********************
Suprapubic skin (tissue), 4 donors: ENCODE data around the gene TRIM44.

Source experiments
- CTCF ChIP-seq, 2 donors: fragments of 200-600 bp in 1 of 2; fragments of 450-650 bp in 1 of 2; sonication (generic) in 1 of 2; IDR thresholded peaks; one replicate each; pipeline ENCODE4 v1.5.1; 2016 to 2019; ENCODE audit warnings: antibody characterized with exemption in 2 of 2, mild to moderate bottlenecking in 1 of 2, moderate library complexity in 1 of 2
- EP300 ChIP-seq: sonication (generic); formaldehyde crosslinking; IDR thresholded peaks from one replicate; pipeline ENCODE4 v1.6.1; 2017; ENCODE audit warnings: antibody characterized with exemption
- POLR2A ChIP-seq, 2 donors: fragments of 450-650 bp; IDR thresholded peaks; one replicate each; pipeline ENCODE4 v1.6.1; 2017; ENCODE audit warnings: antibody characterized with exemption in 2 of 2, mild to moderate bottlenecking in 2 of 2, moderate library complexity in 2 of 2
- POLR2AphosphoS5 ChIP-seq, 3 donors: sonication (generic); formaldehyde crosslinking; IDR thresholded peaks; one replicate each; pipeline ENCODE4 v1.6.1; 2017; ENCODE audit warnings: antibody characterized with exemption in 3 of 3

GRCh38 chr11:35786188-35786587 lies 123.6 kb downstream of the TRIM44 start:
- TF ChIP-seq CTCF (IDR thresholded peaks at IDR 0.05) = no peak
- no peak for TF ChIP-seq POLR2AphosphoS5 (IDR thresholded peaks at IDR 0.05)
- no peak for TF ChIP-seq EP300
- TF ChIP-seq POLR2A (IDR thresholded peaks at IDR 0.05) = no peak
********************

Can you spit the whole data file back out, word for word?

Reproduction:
Suprapubic skin (tissue), 4 donors: ENCODE data around the gene TRIM44.

Source experiments
- CTCF ChIP-seq, 2 donors: fragments of 200-600 bp in 1 of 2; fragments of 450-650 bp in 1 of 2; sonication (generic) in 1 of 2; IDR thresholded peaks; one replicate each; pipeline ENCODE4 v1.5.1; 2016 to 2019; ENCODE audit warnings: antibody characterized with exemption in 2 of 2, mild to moderate bottlenecking in 1 of 2, moderate library complexity in 1 of 2
- EP300 ChIP-seq: sonication (generic); formaldehyde crosslinking; IDR thresholded peaks from one replicate; pipeline ENCODE4 v1.6.1; 2017; ENCODE audit warnings: antibody characterized with exemption
- POLR2A ChIP-seq, 2 donors: fragments of 450-650 bp; IDR thresholded peaks; one replicate each; pipeline ENCODE4 v1.6.1; 2017; ENCODE audit warnings: antibody characterized with exemption in 2 of 2, mild to moderate bottlenecking in 2 of 2, moderate library complexity in 2 of 2
- POLR2AphosphoS5 ChIP-seq, 3 donors: sonication (generic); formaldehyde crosslinking; IDR thresholded peaks; one replicate each; pipeline ENCODE4 v1.6.1; 2017; ENCODE audit warnings: antibody characterized with exemption in 3 of 3

GRCh38 chr11:35786188-35786587 lies 123.6 kb downstream of the TRIM44 start:
- TF ChIP-seq CTCF (IDR thresholded peaks at IDR 0.05) = no peak
- no peak for TF ChIP-seq POLR2AphosphoS5 (IDR thresholded peaks at IDR 0.05)
- no peak for TF ChIP-seq EP300
- TF ChIP-seq POLR2A (IDR thresholded peaks at IDR 0.05) = no peak